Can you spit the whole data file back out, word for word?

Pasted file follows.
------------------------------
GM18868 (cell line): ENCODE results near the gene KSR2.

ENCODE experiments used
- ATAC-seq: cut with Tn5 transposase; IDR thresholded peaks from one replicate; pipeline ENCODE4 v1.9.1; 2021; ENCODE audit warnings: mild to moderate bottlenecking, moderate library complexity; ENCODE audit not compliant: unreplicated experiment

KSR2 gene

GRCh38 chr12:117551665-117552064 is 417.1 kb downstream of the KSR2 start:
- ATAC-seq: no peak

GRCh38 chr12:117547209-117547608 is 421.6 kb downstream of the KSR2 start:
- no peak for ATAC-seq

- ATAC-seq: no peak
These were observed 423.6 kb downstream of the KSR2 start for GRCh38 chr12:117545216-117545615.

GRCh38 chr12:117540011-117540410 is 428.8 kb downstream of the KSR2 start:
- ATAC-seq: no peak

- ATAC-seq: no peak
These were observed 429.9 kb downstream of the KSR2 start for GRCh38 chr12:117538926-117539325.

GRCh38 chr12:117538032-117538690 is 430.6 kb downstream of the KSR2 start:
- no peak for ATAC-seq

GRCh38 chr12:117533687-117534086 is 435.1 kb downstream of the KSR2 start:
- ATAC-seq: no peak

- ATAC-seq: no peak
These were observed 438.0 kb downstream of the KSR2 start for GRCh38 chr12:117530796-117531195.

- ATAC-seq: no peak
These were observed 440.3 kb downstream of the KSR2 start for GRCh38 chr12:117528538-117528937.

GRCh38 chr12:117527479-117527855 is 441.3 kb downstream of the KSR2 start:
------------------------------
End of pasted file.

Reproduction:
GM18868 (cell line): ENCODE results near the gene KSR2.

ENCODE experiments used
- ATAC-seq: cut with Tn5 transposase; IDR thresholded peaks from one replicate; pipeline ENCODE4 v1.9.1; 2021; ENCODE audit warnings: mild to moderate bottlenecking, moderate library complexity; ENCODE audit not compliant: unreplicated experiment

KSR2 gene

GRCh38 chr12:117551665-117552064 is 417.1 kb downstream of the KSR2 start:
- ATAC-seq: no peak

GRCh38 chr12:117547209-117547608 is 421.6 kb downstream of the KSR2 start:
- no peak for ATAC-seq

- ATAC-seq: no peak
These were observed 423.6 kb downstream of the KSR2 start for GRCh38 chr12:117545216-117545615.

GRCh38 chr12:117540011-117540410 is 428.8 kb downstream of the KSR2 start:
- ATAC-seq: no peak

- ATAC-seq: no peak
These were observed 429.9 kb downstream of the KSR2 start for GRCh38 chr12:117538926-117539325.

GRCh38 chr12:117538032-117538690 is 430.6 kb downstream of the KSR2 start:
- no peak for ATAC-seq

GRCh38 chr12:117533687-117534086 is 435.1 kb downstream of the KSR2 start:
- ATAC-seq: no peak

- ATAC-seq: no peak
These were observed 438.0 kb downstream of the KSR2 start for GRCh38 chr12:117530796-117531195.

- ATAC-seq: no peak
These were observed 440.3 kb downstream of the KSR2 start for GRCh38 chr12:117528538-117528937.

GRCh38 chr12:117527479-117527855 is 441.3 kb downstream of the KSR2 start: